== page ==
March 8, 2005
Bubba, The Dead Aquatic Cockroach
Bubba was a bit of a freak -- having been around for 30-50 years, he weighed in at 23 pounds, compared to the average lobster's 1½. PETA pleaded with Wholey's to let their freakisly-large lobster return to the sea. The PETA I'd become a member of -- People for the Eating of Tasty Animals -- offered up 500 smackers for the privelege of turning Bubba into a feast.
Wholey's, sensing there was publicity to be had, sent him to the Pittsburgh Zoo's aquarium for quarantine and observation. Bubba died the next day after not eating anything.
The PETA I wish would go take a flying leap is pulling their hair out over this; ashamed on behalf of all humanity that the giant bug wasn't returned to his home. The good PETA is upset that the meat is ruined, but Bubba was probably pretty stringy to begin with due to his size and age.
Now, my issue is not with the handling of the situation: People saw a freak of nature and wanted to study it. And bad-PETA is required to publicy piss their pants any time someone intimates that amoebas aren't at the same level as people.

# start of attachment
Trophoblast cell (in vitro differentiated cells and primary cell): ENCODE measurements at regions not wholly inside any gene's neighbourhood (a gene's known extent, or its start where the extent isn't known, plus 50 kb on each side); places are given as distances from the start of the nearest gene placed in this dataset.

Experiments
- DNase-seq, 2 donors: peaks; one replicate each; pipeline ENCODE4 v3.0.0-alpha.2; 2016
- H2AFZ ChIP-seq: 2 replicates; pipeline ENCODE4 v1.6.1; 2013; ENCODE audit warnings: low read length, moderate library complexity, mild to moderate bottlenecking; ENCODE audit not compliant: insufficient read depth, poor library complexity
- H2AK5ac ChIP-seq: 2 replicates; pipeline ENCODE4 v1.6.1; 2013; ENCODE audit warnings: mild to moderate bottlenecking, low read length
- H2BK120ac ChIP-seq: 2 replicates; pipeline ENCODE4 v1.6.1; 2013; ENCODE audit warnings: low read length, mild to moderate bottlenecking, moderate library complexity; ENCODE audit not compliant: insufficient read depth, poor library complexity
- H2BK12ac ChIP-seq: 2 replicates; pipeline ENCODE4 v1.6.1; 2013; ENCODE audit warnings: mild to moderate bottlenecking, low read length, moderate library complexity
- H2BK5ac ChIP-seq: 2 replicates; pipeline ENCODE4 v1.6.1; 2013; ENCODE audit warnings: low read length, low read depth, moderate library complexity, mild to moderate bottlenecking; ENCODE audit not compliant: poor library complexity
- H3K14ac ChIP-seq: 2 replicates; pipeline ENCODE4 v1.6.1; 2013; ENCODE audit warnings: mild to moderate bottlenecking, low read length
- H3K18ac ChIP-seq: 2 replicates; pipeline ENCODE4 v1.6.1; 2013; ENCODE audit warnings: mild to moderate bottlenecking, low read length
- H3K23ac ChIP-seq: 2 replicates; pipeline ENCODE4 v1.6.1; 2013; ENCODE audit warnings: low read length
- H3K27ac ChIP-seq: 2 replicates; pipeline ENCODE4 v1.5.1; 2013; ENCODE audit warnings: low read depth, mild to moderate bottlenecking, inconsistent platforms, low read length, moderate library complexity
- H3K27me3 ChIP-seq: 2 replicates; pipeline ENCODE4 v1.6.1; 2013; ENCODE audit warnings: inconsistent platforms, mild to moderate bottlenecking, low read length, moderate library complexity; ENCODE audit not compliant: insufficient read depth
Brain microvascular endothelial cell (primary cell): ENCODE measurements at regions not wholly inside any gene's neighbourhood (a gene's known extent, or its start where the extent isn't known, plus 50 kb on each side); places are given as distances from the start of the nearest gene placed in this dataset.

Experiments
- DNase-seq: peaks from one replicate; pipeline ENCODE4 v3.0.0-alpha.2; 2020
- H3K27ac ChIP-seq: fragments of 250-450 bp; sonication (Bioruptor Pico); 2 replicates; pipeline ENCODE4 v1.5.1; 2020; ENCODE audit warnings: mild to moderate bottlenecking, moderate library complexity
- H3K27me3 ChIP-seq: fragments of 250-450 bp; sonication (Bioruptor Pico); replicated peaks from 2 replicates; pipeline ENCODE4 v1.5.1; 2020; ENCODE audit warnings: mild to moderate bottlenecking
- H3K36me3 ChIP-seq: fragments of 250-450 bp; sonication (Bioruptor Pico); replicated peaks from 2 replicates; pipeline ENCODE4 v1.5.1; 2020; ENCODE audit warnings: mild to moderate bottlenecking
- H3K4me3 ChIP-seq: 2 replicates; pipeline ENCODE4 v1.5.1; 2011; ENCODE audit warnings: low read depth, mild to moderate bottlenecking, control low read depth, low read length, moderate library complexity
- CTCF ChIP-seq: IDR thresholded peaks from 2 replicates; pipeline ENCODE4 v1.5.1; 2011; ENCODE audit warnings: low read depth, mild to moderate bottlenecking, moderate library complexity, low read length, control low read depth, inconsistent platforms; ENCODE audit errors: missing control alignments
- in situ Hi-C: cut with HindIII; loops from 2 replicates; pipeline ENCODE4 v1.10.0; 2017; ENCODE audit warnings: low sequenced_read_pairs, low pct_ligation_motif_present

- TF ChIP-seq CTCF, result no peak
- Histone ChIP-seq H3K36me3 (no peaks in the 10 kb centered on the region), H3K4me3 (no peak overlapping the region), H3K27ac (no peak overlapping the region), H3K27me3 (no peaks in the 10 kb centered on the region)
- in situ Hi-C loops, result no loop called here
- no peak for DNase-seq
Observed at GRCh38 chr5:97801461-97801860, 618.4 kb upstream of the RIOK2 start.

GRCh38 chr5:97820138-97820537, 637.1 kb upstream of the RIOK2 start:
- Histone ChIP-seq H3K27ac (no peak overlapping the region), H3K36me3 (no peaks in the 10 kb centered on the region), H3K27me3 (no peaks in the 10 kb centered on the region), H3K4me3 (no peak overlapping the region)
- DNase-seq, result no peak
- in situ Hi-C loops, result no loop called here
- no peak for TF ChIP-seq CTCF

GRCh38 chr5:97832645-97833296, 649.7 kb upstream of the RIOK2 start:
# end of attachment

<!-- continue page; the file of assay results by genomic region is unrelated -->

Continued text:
But c'mon, people... lobsters? They're basically giant insects. (Well, I'm pretty sure they're really arachnids, meaning they're related to spiders. Same basic idea.) They have a lot more in common with tarantulas and roaches than they do with Fido. We're not even sure the things have enough neural matter in their heads to be capable of feeling pain, never mind pining for their lost homes on the way to the dinner pot.
Some bad-PETA twit said that we should treat all animals as individuals. And in the case of lobsters, I do. With the exception of Bubba, each lobster I've ever seen is just right for an individual serving.
Edit, 2:53 PM: Picked the wrong word for spider-like critters. Arachnids are what I was thinking of (hence the movie Arachnophobia). Arthropods, which is what I wrote originally, are actually a larger group of organisms, containing insects, arachnids and crustaceans.